Special Correspondents review: Is Ricky Gervais Adam Sandler now?

Special Correspondents
 Director — Ricky Gervais
 Cast — Ricky Gervais, Eric Bana, Kelly MacDonald, Vera Farmiga
 Rating — 1.5/5
 To make a satire on the current state of news is risky business. For one, prime time news has morphed into a dystopian hellscape. It has turned into a fairly accurate parody of itself, no help required. Sidney Lumet’s classic film Network predicted as much. But back in 1976, when Howard Beale yelled out “I’m mad as hell, and I’m not going to take this anymore,” it meant something. Fast forward 40 years to Ricky Gervais’ new Netflix movie Special Correspondents, the sentiment may be similar, but it packs all the passion of a Doordarshan broadcast from the mid-nineties.
 It’s a farce, on multiple levels. What is Gervais even trying to say here? It can’t possibly be something as tired and unoriginal as it appears, can it? After all, this is Ricky Gervais we’re talking about — the proud provocateur whose very mention sends Hollywood stars running to their lawyers and Golden Globe organisers to their checkbooks.
 The writing in Special Correspondents is distractingly dull, as is the filmmaking. It is a blemish on the memory of Lumet and writer Paddy Chayefsky and everything they created in 1976. Over the last few years, there were signs that Gervais had matured as a storyteller. From his decidedly controversial take on life and death in his show Derek, to his last feature film, the subdued coming of age drama Cemetery Junction — there were signs. But this sets him back by a decade.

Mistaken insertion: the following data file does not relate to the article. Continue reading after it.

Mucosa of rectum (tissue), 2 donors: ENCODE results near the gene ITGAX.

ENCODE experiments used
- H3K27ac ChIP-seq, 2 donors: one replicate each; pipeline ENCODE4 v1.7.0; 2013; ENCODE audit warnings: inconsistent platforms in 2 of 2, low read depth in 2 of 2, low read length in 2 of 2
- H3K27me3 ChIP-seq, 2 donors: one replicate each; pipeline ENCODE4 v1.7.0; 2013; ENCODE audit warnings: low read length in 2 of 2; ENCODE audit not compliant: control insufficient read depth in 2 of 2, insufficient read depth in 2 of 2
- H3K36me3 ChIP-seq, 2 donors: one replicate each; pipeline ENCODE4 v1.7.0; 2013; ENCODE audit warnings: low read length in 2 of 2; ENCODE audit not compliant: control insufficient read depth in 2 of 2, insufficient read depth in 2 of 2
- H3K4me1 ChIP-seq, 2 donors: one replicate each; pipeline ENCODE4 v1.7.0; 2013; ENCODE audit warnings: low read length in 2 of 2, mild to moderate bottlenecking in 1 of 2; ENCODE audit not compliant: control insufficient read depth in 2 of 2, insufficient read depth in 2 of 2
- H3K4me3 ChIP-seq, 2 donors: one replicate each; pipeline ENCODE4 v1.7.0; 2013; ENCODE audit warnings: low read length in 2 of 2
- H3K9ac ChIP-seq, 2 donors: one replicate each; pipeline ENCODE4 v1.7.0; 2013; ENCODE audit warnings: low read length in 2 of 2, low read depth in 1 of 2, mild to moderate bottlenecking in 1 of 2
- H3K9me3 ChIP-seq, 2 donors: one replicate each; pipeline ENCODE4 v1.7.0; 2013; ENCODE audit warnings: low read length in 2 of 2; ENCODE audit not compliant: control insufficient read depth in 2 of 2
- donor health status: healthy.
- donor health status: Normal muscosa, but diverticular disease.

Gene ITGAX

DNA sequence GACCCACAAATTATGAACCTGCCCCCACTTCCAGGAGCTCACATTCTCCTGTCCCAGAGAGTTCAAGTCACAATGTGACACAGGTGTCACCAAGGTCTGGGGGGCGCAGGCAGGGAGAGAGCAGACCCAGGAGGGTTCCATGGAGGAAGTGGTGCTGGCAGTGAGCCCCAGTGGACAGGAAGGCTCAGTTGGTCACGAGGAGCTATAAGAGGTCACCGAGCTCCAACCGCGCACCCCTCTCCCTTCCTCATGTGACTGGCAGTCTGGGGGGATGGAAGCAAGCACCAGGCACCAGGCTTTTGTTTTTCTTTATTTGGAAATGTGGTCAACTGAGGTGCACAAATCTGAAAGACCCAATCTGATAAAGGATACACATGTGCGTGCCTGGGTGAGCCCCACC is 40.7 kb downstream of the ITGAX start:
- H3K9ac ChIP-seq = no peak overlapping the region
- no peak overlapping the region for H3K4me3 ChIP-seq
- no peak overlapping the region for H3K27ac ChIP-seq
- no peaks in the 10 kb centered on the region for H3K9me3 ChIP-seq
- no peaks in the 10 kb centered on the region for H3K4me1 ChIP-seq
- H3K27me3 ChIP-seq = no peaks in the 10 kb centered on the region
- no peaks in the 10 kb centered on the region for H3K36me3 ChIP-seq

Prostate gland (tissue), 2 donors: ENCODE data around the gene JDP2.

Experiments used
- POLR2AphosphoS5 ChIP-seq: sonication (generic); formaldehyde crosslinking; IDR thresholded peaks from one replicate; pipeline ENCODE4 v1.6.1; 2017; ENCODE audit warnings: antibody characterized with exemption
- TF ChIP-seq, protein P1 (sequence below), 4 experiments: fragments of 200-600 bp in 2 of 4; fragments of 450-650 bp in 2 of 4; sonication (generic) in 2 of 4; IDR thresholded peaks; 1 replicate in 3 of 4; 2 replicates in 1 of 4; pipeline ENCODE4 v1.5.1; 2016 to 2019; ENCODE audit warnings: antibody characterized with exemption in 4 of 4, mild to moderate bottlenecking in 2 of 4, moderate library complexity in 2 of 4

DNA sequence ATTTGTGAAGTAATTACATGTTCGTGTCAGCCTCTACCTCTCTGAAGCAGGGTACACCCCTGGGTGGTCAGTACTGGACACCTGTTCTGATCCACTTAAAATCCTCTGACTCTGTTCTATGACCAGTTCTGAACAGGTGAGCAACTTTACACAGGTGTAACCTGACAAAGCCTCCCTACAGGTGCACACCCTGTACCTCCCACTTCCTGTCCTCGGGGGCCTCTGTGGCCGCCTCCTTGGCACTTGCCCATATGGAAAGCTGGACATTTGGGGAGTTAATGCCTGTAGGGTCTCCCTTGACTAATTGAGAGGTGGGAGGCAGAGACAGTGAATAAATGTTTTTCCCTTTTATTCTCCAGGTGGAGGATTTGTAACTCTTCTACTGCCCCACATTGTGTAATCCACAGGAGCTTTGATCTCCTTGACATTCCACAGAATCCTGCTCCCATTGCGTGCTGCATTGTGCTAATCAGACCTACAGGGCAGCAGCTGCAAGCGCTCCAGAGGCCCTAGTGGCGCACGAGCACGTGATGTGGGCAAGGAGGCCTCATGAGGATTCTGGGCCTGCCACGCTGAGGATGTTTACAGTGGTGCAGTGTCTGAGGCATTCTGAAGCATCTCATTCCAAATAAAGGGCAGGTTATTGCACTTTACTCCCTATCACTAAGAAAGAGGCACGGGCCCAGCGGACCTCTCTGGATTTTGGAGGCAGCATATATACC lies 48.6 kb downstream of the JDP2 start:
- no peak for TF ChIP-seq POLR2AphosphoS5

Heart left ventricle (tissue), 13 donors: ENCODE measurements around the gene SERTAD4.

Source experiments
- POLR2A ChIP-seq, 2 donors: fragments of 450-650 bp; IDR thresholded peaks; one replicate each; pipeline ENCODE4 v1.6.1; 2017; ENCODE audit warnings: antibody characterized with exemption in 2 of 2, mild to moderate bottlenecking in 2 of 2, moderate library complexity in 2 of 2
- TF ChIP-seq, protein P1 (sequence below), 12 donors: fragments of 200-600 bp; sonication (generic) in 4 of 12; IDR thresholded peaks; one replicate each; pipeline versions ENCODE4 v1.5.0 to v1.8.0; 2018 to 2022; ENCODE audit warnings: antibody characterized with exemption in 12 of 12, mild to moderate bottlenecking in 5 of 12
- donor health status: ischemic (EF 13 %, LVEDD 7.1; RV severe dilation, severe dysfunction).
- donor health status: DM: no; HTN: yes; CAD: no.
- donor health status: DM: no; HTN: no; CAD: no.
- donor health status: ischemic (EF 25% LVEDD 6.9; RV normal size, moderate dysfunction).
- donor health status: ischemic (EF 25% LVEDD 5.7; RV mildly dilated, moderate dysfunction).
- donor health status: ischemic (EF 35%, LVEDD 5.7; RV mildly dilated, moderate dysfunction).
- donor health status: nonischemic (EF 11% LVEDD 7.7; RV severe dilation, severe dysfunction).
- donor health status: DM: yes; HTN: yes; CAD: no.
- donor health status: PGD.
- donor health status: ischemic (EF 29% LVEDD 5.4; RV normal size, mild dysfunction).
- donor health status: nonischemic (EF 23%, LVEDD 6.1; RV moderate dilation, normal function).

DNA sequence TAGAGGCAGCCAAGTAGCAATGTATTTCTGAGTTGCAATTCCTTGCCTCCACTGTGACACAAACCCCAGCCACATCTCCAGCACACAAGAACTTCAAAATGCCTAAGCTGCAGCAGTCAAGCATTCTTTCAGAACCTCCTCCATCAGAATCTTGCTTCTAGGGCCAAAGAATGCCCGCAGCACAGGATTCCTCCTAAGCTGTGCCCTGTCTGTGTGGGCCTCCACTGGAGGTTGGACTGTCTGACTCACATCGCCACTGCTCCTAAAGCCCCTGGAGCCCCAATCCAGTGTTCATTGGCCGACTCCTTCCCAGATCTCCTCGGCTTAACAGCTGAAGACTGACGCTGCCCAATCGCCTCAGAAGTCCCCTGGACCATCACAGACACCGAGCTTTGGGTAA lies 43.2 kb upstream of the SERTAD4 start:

Perhaps it’s all the fault of his uncoupling with frequent collaborators Stephen Merchant and Karl Pilkington. But as the farce sprawled as aimlessly as a recent college grad, a realisation struck: I had not laughed even once. There isn’t a harsher criticism that can be made of a comedian.

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